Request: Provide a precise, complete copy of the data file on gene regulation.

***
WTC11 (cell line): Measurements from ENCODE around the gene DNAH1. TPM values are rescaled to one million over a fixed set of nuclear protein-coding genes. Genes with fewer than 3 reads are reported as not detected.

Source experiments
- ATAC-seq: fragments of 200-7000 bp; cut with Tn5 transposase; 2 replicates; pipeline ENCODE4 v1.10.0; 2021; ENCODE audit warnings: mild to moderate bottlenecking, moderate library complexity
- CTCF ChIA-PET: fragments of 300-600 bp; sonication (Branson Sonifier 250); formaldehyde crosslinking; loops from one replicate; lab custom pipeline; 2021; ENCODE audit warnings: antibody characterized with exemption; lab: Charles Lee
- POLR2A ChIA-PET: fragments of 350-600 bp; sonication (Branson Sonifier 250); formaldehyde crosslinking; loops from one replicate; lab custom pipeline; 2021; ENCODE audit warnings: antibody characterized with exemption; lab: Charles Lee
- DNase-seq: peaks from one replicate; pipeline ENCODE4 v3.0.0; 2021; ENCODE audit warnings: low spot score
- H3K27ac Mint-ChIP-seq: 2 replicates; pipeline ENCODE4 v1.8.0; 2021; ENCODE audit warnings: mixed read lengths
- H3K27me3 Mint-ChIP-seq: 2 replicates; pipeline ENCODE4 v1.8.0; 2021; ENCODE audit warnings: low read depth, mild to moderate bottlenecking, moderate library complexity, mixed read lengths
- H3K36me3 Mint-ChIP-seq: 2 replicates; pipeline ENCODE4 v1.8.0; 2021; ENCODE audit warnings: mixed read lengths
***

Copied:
WTC11 (cell line): Measurements from ENCODE around the gene DNAH1. TPM values are rescaled to one million over a fixed set of nuclear protein-coding genes. Genes with fewer than 3 reads are reported as not detected.

Source experiments
- ATAC-seq: fragments of 200-7000 bp; cut with Tn5 transposase; 2 replicates; pipeline ENCODE4 v1.10.0; 2021; ENCODE audit warnings: mild to moderate bottlenecking, moderate library complexity
- CTCF ChIA-PET: fragments of 300-600 bp; sonication (Branson Sonifier 250); formaldehyde crosslinking; loops from one replicate; lab custom pipeline; 2021; ENCODE audit warnings: antibody characterized with exemption; lab: Charles Lee
- POLR2A ChIA-PET: fragments of 350-600 bp; sonication (Branson Sonifier 250); formaldehyde crosslinking; loops from one replicate; lab custom pipeline; 2021; ENCODE audit warnings: antibody characterized with exemption; lab: Charles Lee
- DNase-seq: peaks from one replicate; pipeline ENCODE4 v3.0.0; 2021; ENCODE audit warnings: low spot score
- H3K27ac Mint-ChIP-seq: 2 replicates; pipeline ENCODE4 v1.8.0; 2021; ENCODE audit warnings: mixed read lengths
- H3K27me3 Mint-ChIP-seq: 2 replicates; pipeline ENCODE4 v1.8.0; 2021; ENCODE audit warnings: low read depth, mild to moderate bottlenecking, moderate library complexity, mixed read lengths
- H3K36me3 Mint-ChIP-seq: 2 replicates; pipeline ENCODE4 v1.8.0; 2021; ENCODE audit warnings: mixed read lengths